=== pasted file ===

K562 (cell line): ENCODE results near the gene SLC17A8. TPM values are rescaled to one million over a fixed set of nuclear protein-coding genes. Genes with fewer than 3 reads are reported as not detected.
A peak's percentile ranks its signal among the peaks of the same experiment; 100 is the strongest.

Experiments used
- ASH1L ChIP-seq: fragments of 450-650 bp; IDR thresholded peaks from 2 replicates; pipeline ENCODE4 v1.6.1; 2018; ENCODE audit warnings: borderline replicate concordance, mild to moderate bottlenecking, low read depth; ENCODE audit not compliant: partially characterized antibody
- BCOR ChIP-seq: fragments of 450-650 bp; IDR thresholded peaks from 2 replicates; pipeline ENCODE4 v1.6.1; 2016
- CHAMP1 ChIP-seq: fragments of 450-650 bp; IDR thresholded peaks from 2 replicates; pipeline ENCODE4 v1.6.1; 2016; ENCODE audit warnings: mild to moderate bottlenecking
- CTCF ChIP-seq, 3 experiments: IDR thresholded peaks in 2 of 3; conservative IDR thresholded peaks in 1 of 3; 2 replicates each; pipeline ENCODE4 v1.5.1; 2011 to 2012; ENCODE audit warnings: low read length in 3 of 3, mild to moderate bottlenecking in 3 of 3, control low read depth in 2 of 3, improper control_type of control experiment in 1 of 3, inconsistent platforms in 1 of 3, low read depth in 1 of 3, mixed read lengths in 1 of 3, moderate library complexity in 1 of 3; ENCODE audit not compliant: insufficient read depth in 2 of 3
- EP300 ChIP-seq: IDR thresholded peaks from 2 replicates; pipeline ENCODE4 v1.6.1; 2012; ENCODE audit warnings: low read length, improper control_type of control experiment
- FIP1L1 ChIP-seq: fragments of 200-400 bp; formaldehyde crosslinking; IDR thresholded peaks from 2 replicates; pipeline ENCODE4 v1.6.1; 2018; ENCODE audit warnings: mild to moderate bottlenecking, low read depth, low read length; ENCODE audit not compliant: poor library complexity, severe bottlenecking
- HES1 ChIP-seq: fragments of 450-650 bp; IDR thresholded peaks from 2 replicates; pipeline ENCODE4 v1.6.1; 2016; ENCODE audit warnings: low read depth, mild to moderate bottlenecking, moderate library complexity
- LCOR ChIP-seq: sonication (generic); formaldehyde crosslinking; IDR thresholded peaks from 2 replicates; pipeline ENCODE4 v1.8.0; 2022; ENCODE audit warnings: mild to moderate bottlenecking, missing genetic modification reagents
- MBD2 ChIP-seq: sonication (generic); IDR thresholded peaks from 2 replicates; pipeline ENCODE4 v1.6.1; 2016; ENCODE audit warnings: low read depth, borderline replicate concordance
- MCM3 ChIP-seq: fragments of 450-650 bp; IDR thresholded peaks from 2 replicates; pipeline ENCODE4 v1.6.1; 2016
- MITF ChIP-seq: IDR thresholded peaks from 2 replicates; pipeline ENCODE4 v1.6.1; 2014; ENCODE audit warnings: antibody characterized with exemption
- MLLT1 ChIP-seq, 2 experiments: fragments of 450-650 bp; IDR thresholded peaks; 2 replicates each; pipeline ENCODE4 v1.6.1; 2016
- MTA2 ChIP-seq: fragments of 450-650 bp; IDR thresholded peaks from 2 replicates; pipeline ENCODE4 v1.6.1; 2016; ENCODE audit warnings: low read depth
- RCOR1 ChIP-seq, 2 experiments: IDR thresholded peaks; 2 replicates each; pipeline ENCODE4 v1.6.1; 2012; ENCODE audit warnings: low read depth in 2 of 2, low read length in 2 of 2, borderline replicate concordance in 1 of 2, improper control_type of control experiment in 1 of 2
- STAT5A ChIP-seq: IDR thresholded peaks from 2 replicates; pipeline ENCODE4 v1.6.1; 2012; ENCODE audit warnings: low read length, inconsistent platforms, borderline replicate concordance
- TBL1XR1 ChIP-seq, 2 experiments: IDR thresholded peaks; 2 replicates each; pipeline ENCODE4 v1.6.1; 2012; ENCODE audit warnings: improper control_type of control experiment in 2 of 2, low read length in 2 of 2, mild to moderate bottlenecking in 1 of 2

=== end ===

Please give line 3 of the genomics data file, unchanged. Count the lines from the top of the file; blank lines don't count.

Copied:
Experiments used